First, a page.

After an addict relapses, they’re not always chomping at the bit to go back to treatment. Even though most addicts get so beaten and battered by their addictive lifestyle and should be grateful for being offered any help again, sometimes after a relapse, they can be completely unwilling to get help. If an addict has failed treatment a few times they, as well as the family, might get to the point where they feel as though rehab doesn’t work and maybe there is no “fixing” them. On the other hand, there are addicts that are desperate to go back to treatment and figure out what went wrong and what they need to do to correct the situation. Once a relapse occurs, the family must assess the addict’s willingness to get help again. If they are unwilling to get help, although it’s not the easiest situation, it doesn’t mean there’s no solution. There are treatment centers that work with professional interventionists who will work with the addict one-on-one to get their agreement to get help and then escort them to the treatment center. If the addict still remains unwilling to fix the situation they’ve created, the family needs to be ready to put their foot down and not enable or help the addict unless that help is directed toward getting them back into treatment. The addict needs to know the family won’t let them live at home and take continuous advantage of them while they’re actively using or drinking. The point is, get the addict’s willingness to get help again after a relapse.

Get the addict back into rehab quickly

After an addict relapses and becomes willing to go back to treatment, time is of the essence and the family must act quickly to get them into treatment as quickly as possible. What every family needs to understand is that once an addict becomes willing to go to treatment, there is a very small window of time before that door shuts. As quickly as they may have decided to go get help, they can flip and do a complete 180 in a heartbeat. The idea is to get the addict the help they need and fast! There’s no time to waste. The addict may say they need a week to “take care of some things” or they “want to be at grandma’s birthday” or “give work proper notice” but none of that matters when an addict is literally playing with their life. There’s no reason good enough to put off the addict going back to rehab. The faster the addict is enrolled back in a program, the quicker the crisis situation can end and the family can rest easily, knowing their loved one is getting help and hopefully they’ll get what they missed the first time.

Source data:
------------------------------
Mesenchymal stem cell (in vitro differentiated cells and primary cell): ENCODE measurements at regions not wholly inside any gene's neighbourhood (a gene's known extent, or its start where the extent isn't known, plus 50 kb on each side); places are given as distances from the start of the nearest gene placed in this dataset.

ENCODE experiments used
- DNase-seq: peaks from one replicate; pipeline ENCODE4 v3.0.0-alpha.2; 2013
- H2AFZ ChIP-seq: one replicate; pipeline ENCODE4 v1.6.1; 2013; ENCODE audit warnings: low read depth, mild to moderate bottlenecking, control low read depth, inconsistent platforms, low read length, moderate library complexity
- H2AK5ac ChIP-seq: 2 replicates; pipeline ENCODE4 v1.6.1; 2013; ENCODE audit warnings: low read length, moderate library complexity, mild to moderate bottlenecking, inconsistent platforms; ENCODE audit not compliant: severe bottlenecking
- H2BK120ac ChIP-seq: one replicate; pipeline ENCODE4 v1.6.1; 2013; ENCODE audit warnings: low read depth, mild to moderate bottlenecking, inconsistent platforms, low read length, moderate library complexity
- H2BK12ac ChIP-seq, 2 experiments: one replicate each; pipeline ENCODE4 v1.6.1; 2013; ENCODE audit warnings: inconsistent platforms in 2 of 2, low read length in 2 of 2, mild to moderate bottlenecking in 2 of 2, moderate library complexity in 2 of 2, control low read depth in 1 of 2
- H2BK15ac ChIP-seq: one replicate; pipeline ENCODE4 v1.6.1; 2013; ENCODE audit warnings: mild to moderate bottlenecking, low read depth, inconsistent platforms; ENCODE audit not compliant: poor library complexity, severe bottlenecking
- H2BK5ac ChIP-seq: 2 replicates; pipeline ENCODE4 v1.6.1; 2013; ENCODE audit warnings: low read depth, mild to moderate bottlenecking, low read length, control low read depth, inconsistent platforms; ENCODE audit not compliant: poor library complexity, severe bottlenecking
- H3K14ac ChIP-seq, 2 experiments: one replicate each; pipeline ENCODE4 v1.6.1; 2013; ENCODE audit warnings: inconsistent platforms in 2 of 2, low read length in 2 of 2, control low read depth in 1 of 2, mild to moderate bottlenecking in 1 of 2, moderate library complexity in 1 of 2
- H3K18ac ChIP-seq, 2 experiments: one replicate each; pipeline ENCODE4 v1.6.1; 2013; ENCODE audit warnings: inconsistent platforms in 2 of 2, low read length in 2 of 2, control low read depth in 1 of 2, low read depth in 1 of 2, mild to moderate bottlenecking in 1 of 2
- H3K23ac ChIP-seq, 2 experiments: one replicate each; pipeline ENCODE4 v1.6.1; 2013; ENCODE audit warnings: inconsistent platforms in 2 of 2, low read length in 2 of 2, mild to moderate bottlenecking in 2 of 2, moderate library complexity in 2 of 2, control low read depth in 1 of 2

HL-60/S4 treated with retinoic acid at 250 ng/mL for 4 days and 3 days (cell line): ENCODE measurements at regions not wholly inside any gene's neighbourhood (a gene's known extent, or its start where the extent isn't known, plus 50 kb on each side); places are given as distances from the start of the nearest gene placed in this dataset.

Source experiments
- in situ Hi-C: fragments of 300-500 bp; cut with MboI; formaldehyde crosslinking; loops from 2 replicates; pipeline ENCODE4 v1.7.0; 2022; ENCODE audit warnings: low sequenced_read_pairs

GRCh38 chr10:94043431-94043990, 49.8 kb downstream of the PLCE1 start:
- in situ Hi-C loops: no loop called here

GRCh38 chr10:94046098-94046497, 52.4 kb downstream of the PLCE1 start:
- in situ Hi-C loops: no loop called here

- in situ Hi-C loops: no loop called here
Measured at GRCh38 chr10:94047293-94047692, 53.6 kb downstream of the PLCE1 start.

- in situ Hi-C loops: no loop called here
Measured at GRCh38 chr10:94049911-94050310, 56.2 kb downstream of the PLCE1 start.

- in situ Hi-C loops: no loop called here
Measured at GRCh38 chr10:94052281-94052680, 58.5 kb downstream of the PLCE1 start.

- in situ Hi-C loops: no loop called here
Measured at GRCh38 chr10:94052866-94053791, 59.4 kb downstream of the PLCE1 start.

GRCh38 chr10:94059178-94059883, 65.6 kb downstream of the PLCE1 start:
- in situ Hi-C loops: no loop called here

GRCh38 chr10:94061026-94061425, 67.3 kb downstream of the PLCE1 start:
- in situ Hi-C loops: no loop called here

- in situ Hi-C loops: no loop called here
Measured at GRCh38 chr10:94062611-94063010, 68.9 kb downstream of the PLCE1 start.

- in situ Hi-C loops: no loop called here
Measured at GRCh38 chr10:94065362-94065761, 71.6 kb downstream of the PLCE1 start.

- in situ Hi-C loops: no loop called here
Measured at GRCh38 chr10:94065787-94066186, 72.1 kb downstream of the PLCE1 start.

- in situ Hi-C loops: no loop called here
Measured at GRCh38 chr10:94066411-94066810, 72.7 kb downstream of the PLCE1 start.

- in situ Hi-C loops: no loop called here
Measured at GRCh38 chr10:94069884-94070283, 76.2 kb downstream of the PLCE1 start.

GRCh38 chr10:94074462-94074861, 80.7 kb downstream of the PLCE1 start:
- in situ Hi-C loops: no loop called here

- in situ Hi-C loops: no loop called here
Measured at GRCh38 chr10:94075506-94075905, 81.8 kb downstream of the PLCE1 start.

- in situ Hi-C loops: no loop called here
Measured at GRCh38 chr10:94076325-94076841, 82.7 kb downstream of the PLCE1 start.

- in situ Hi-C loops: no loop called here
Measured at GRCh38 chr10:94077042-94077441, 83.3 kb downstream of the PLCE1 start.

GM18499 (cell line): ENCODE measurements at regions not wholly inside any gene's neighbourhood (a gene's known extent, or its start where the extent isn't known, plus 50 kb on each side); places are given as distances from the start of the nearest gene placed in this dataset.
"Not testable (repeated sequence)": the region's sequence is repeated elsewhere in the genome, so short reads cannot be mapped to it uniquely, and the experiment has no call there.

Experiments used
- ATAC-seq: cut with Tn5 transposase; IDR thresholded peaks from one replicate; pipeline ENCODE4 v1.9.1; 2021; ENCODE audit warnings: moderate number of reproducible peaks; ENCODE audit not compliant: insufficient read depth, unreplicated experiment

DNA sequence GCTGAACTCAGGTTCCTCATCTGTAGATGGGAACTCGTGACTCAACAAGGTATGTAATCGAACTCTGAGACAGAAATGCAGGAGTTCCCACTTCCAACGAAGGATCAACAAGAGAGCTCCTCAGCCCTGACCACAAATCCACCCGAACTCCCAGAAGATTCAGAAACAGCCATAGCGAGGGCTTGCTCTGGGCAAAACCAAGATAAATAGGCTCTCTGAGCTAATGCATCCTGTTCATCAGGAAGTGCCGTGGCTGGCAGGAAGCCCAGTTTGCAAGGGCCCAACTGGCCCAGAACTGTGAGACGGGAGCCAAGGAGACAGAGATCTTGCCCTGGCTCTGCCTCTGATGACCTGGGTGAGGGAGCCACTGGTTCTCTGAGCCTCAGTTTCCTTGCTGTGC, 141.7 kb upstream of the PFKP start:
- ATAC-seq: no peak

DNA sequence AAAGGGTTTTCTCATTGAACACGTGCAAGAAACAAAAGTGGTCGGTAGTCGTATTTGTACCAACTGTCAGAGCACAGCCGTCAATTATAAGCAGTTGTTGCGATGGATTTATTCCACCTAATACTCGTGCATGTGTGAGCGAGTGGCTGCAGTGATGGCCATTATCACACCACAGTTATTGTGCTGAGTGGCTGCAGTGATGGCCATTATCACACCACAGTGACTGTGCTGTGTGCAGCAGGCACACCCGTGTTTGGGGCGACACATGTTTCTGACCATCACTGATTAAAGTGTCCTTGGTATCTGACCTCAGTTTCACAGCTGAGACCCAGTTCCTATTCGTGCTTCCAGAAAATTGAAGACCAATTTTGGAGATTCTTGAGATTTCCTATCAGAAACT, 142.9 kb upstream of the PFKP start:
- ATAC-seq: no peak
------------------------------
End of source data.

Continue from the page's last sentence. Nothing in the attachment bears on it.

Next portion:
Relapse is an unfortunate reality for many addicts. A lot of the time when addicts relapse, it is because they didn’t get the right help for themselves. Not every drug rehabilitation program works 100% of the time for everyone. If an addict has relapsed after doing traditional treatment, find an alternative program that takes a different approach than the standard model.
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Once a relapse occurs, don’t panic, don’t let the addict out of your sight, assess their willingness to get help and get them into treatment quickly. Although a relapse sends a whole family unit spiraling out of control with seemingly no hope in sight, realize that there is a solution. As long as the relapse is handled effectively, the addict can find themselves on the road to recovery again and get everything they need to live successful, productive lives.

If you or someone you know is struggling with addiction, call us today at 888-718-8510.


Jason Good

Jason has been working in the field of addiction and recovery for over 10 years. Having been an addict himself he brings real-word experience to the table when helping addicts and their families, while also offering a first-person perspective to the current drug crisis. Jason is passionate about educating the public about what’s currently going on in our society, and thankfully, offers practical solutions. Jason is also the co-host of The Addiction Podcast—Point of No Return. You can follow Jason on Google+, Twitter, or connect with him on LinkedIn.